Even if Britain is free to secure new trade agreements in the post-Brexit era, it remains unclear how great a priority Latin America will be granted in Britain’s post-Brexit worldview. The Brexit vote certainly does seem to have increased Britain’s focus on the extra-European world, as expressed in the Global Britain strategy announced by the Prime Minister in her Lancaster House speech of January 2017. However, when moving from generalities to specifics, proponents of a Global Britain tend to highlight Asian countries – particularly China and India – as the country’s future partners, rather than those in Latin America. Thus when Boris Johnson advocates looking beyond Britain’s ‘immediate European hinterland’ to embrace ‘the rise of new powers’, it is to ‘China and East Asia’ that he refers in particular.
Regardless of the priority accorded to Latin America by Britain in the post-Brexit era, a broader criticism of the Global Britain strategy concerns the resources available to government to facilitate its implementation. As Britain negotiates its withdrawal from the EU – and seeks to strengthen old relationships with European countries on a bilateral basis – doubts have been raised as to whether it is possible to simultaneously establish new relationships with emerging powers in the wider world.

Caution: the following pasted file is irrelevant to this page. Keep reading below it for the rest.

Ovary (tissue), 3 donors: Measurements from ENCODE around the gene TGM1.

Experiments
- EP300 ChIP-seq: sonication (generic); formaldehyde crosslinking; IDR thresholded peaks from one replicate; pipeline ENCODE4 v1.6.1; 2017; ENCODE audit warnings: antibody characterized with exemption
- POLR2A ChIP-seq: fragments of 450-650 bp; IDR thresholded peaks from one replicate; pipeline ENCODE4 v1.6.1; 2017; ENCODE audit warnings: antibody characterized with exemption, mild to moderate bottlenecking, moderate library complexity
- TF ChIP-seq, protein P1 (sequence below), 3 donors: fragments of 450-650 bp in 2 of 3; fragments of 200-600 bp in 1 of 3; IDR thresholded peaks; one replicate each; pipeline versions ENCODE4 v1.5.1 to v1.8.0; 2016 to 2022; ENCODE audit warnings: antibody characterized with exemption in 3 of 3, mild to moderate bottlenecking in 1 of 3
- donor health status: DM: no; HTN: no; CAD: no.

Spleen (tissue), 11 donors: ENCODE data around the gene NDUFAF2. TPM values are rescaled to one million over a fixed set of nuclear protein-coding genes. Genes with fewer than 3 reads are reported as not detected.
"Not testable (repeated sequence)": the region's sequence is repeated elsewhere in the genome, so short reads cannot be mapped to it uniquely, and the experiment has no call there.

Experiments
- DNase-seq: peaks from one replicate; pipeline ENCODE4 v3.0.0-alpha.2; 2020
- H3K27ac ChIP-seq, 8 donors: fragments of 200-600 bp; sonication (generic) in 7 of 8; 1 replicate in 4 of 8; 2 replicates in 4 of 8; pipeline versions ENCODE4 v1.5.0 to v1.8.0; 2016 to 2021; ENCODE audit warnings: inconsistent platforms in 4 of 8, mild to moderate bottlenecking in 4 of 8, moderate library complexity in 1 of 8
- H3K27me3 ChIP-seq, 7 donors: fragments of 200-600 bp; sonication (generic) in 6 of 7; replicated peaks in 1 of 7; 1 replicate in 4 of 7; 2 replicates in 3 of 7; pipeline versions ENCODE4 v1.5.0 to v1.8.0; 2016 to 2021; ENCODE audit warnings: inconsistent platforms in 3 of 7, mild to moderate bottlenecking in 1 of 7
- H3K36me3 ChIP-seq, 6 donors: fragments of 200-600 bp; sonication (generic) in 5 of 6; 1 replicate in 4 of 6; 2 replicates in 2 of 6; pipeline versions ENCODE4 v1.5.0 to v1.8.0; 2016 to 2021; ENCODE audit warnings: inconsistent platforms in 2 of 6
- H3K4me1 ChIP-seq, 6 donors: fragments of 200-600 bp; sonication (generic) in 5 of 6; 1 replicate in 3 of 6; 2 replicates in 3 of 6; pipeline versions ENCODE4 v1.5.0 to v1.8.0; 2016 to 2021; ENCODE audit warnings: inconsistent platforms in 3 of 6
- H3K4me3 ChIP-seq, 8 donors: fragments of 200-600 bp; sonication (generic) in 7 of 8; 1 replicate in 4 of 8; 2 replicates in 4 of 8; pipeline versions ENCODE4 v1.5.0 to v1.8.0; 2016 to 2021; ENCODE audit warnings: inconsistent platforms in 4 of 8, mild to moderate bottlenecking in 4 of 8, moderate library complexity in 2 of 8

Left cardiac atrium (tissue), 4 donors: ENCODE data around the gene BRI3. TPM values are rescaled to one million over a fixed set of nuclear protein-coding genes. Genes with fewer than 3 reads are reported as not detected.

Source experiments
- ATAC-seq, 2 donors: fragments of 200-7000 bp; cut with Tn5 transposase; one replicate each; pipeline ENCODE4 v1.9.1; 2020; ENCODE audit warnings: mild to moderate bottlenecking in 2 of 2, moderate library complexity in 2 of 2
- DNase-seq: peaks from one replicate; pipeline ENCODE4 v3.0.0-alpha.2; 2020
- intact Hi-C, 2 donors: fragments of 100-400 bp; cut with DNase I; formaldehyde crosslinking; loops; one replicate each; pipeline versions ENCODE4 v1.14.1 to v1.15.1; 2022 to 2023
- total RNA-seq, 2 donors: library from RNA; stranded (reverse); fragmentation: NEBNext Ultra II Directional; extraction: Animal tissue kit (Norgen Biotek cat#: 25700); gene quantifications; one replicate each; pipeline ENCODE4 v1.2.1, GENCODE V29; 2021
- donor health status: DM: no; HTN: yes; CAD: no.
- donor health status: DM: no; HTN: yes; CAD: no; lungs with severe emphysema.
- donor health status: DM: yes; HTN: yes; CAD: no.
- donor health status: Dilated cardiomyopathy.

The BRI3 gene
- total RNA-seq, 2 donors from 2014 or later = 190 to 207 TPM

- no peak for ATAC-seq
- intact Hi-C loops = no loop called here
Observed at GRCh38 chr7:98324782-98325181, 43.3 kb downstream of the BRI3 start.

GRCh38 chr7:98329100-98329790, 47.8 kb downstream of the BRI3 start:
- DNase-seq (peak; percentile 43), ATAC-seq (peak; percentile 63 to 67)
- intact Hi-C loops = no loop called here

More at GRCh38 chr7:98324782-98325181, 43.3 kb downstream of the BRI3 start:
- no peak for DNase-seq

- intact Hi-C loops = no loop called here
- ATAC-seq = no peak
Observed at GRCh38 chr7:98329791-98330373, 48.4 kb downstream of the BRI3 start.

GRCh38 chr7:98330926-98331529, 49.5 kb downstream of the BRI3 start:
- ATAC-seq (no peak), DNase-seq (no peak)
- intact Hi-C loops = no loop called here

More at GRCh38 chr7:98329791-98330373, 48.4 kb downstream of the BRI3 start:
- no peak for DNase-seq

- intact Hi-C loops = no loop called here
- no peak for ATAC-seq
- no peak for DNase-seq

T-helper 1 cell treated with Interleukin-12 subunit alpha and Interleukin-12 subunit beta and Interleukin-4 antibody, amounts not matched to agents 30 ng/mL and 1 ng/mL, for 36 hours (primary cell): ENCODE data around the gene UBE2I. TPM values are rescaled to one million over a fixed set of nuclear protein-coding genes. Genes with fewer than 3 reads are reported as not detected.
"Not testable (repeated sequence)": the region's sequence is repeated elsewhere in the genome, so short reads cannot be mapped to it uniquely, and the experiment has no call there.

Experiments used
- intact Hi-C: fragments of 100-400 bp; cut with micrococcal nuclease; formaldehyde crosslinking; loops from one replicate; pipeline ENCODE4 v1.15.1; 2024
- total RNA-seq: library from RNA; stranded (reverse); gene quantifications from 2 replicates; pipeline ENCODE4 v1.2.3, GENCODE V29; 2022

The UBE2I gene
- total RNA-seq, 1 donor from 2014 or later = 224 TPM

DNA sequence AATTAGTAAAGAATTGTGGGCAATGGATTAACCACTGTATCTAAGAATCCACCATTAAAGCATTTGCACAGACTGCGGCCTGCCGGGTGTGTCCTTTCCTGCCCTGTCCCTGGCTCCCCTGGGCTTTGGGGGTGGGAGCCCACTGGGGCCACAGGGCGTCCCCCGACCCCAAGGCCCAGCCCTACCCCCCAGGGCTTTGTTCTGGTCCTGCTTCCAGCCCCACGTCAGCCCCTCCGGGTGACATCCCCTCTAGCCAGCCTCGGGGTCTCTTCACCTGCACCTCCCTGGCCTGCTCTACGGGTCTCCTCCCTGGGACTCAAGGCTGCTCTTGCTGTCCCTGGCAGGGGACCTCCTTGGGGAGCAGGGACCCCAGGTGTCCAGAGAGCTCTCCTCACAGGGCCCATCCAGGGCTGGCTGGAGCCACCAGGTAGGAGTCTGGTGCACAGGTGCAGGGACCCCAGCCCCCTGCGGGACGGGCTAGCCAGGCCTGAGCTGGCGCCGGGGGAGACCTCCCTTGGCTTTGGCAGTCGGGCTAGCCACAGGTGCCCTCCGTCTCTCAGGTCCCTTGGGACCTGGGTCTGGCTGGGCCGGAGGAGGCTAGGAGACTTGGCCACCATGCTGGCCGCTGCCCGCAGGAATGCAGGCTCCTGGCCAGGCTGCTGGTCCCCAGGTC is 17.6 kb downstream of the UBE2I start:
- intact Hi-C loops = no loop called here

Recent evidence casts doubt on the government’s ability – or willingness – to do this. In a recent hearing of the House of Commons Foreign Affairs Committee, evidence from Foreign Office officials revealed plans to reallocate resources from Asia, Africa and the Americas to create 50 extra staff for European embassies. This comes against a backdrop of cuts of approximately 40 per cent in overall funding for British diplomacy.
Trends such as this are a cause of alarm for those who would wish to see Britain enhance its links with Latin America in the post-Brexit era. As William Hague explains the problem, there ‘is only so much bandwidth in government and clearly a lot of attention will be focused elsewhere’. Hugo Swire, who took over from Jeremy Browne in the Foreign Office in 2012, sees a danger in this context of ‘second and third tier countries [such as those in Latin America] slipping right down the agenda’ due to a lack of resources.
While there is clearly potential to strengthen Britain’s relations with Latin America – as is so often the case with Brexit – there is no guarantee that leaving the EU will result in this outcome. Much will depend on the decisions Britain takes as it negotiates its withdrawal from the EU, as well as the policies it adopts towards the rest of the world. What Brexit has done is cause us to reconsider Britain’s relations with the wider world, including long-neglected regions like Latin America. This can only be a good thing.
This post represents the views of the author and not those of the Brexit blog, nor the LSE.
Thomas Mills is a lecturer in international relations at Lancaster University. He is the author of Post-War Planning on the Periphery, which explored Anglo-American relations in South America during the Second World War in the broader context of the post-war economic diplomacy undertaken by the wartime allies.